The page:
Sonnez Les Matines: A Review

Sonnez Les Matines by J.C. Scharl. Menomonee Falls: Wiseblood Books, 2023. 119 pp. Paperback. $12.

Serenely indifferent to the diktats of our literary commissars, Jane Clark Scharl has written a delightful play—in verse!—set in Paris in the late 1520s and centering on François Rabelais (born between 1483 and 1494), Ignatius of Loyola (born 1491), and John Calvin (born 1509), here referred to as “Jean Cauvin.” Sonnez Les Matines (“Ring the Matins”) covers the last few hours of Mardi Gras before Ash Wednesday begins, the transition from Carnival to Lent. “Too often,” Scharl writes in her preface,

we think of these things—body and soul, feast and fast, sin and grace, death and life—as juxtaposed, existing at cross-purposes, undoing and undermining, but that is all wrong. The Church says so in her Easter Exultet, singing “O felix culpa!”— François Rabelais (between 1483-1494), “O happy fault that earned for us so great, so glorious a Redeemer!”

So, after all, this play is really just a little bridge, connecting things that don’t seem to be connected at all, and I pray it will carry you over some small abyss to good ground.

I don’t want to dwell too long on the preface, but a couple of points here are essential. First, there is an interesting tension between the manner of Scharl’s direct address at the outset and the content of the preface (for instance, “but that is all wrong,” with reference to the way “we” believers think of the relation between sin and grace, say, or death and life: an outrageous declaration, if taken literally, perhaps best understood as a deliberate provocation). We should pay attention: Scharl is at once unself-consciously pastoral in her intentions and at the same time much trickier than some of her readers may suppose.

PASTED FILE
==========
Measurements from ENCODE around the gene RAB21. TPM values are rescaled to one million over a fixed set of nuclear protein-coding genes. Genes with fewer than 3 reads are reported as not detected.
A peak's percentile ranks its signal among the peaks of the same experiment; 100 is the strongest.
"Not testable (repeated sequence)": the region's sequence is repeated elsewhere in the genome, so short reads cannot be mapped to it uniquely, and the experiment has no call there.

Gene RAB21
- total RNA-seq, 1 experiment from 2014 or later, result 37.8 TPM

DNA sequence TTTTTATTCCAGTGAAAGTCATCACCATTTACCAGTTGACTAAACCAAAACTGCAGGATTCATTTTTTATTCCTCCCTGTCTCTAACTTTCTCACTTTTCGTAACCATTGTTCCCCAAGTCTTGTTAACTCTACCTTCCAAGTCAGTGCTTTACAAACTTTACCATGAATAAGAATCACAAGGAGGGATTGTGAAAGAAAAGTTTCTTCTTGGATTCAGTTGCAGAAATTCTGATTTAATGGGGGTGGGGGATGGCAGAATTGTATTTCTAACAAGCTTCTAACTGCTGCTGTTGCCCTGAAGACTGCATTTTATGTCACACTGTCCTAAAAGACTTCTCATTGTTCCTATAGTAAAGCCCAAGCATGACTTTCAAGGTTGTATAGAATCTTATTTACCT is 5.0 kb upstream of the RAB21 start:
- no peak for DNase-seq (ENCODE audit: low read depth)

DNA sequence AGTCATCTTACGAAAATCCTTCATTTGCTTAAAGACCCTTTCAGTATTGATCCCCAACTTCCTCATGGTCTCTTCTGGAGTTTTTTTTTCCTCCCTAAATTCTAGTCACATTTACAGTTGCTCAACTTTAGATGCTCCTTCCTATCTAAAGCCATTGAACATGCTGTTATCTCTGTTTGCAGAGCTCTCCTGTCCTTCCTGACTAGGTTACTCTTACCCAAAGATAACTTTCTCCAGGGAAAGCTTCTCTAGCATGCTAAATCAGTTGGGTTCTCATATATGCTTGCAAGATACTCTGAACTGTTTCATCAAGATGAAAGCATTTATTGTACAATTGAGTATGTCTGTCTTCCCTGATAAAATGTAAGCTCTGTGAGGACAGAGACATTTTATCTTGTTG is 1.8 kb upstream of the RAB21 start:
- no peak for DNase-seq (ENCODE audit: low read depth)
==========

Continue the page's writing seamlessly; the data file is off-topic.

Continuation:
Sonnez Les Matines follows its three characters over the course of the night as they banter and argue. The only significant “action” in the play is the discovery of the body of a young woman who has been killed, her body discarded like “a heap of garbage.” Could one of the three know more than he is saying? Is the knife discarded near the body the one that Ignatius had earlier in the evening? (He lost it somehow, he says.) Arguments and accusations about the woman’s murder intertwine with the theological debates the three men carry on from the outset.

Scharl makes no pretense of impartiality. She favors the playful, self-consciously outrageous Rabelais. Ignatius is clearly the most reliable of the three. Jean is belligerent and largely humorless, both very angry and very young. We should not fault the playwright on this score. Her characters are historical figures, it’s true, but she appropriates them for her purposes, quite distinct from the biographer’s imperatives.

The set-up of Scharl’s play recalls Tom Stoppard’s superb Travesties, which took off from an odd historical datum: James Joyce, Vladimir Lenin, and Tristan Tzara (of Dada fame) were all in Zurich during World War I. (“So what?” you ask. “Read Travesties,” I answer.) Rabelais, Ignatius, and Calvin were all studying in Paris at some point in the 1520s, though whether there’s any evidence that they were there at the same time I don’t know.